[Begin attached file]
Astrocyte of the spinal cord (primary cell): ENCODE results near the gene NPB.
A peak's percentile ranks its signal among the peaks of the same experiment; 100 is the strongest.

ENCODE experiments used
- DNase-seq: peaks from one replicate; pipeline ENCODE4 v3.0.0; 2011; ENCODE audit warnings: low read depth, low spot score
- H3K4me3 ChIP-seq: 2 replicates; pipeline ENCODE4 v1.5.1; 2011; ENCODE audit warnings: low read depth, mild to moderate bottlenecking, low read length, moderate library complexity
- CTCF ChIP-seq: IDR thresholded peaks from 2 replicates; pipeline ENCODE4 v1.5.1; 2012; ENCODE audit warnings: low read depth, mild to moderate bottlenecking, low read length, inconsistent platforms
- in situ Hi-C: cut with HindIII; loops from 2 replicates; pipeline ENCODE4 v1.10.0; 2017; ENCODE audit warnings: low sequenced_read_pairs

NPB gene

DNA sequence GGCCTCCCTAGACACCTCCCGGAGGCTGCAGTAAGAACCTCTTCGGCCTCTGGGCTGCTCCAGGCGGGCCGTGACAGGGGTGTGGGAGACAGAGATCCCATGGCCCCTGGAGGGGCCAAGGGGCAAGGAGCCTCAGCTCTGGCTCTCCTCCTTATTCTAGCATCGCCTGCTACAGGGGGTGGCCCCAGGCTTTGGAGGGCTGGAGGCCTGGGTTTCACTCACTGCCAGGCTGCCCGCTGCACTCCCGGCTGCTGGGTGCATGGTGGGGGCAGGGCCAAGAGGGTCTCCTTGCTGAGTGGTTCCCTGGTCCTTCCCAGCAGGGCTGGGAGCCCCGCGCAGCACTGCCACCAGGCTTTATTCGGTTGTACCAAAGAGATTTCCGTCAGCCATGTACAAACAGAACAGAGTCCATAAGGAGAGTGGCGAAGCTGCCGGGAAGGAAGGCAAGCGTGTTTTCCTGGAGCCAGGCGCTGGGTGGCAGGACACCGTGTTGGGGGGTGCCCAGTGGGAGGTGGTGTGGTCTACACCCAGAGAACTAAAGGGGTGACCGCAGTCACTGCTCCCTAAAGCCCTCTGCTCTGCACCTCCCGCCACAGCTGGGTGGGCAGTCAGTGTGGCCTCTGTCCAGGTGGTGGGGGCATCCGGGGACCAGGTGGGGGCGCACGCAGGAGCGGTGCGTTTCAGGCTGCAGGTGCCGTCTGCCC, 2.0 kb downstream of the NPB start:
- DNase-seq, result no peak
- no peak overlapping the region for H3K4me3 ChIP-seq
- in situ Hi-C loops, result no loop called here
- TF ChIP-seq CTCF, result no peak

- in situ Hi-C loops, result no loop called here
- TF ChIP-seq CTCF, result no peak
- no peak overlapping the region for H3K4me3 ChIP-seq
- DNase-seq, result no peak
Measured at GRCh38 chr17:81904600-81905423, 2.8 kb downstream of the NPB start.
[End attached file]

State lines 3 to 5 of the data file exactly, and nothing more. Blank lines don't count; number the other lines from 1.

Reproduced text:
ENCODE experiments used
- DNase-seq: peaks from one replicate; pipeline ENCODE4 v3.0.0; 2011; ENCODE audit warnings: low read depth, low spot score
- H3K4me3 ChIP-seq: 2 replicates; pipeline ENCODE4 v1.5.1; 2011; ENCODE audit warnings: low read depth, mild to moderate bottlenecking, low read length, moderate library complexity